albrecht durer the knight death and the devil
The engraving depicts a procession of earthly and supernatural beings travelling along a mountain pass from the right-hand-side of the frame to the left while the high-gabled roofs, crenellated walls and lofty towers of a citadel are visible in the distance. A horseman, wearing plate-armour and resting a lance on his shoulder, is riding a powerful charger in the company of two monstrous figures that are considered to be manifestations of Death and the Devil.
A tablet, resting against the tree stump on top of which the skull is positioned, is located at the bottom-left-hand corner of the print and displays the year of the engraving’s creation as well as the artist’s initials. The skull, lacking a jawbone, is facing towards the right-hand-side of the print which gives the impression that its lifeless form is looking towards the approaching party.
The work was mentioned by Giorgio Vasari as one of “several sheets of such excellence that nothing finer can be achieved”.  It was widely copied and had a large influence on later German writers. Philosopher Friedrich Nietzsche referenced the work in his work on dramatic theory The Birth of Tragedy (1872) to exemplify pessimism, while it was later idealised in the 20th century by the Nazis as representing the racially pure Aryan, and was sometimes used in their propaganda imagery.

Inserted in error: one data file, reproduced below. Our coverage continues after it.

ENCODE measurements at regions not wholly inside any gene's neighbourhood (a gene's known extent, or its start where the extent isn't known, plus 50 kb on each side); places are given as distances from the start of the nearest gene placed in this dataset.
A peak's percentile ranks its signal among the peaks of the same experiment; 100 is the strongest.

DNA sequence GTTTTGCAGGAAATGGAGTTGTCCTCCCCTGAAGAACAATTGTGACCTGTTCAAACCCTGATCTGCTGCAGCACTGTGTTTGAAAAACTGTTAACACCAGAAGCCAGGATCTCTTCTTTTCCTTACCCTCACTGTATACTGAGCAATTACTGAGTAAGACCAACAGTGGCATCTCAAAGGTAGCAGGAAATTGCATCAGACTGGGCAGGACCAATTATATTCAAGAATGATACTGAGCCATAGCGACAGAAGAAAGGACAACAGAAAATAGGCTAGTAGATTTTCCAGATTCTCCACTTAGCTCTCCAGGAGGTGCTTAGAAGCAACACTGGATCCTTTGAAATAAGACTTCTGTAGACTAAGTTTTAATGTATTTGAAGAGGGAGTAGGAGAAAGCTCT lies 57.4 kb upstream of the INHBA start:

Most print rooms with a significant collection will have a copy, and there are many, often late and worn, impressions in private collections.
In a 2011 episode of the reality TV series Pawn Stars, Las Vegas pawnbroker Rick Harrison purchased a Knight, Death, and the Devil print for $5500. The expert appraisal suggested he could fetch $20,000 to $50,000 at auction for the rare engraving.
Death had lingered around Dürer since he was a child. Of his 17 siblings, only two lived to adulthood. Outbreaks of disease urged him to write, “Anyone who is among us today, may be buried tomorrow,” and, “Always seek grace, as if you might die any moment.” Death was a very real and constant threat for the artist, whose devotion to his faith also meant he greatly feared damnation. Knowing this preoccupation, an observer could read Knight, Death, and the Devil as one of the artist’s more oblique self-portraits.
The horse is the centre of this composition, and is its focal point. Unlike Dürer’s Four Horseman of the Apocalypse 1498, which obscures the hind quarters of the horse, this engraving depicts its entire anatomy. Art historian, Heinrich Wölfflin writes of the horse:
Gaillard Ravenel, Jay Levenson, ‘Catalogue of Prints’ in Charles Talbot (ed.), Dürer in America: His Graphic Work, exhibition catalogue, National Gallery of Art Washington, District of Columbia 1971, pp.111–98.
One of the most skilled artists of the Renaissance, Durer had a sophisticated touch and looking at the horse’s neck shape it is clear how he used engraved lines in a similar way to topological maps when describing forms.
Sten Karling, a mid-to-late 1900s writer and analyst has a somewhat different view. He claims that instead of the Knight showing glory it did, in fact, depict a ‘robber baron’. By this Karling was saying that due to a significant lack of religious and Christian symbols, Knight, Death and the Devil could not possibly be based on the Bible.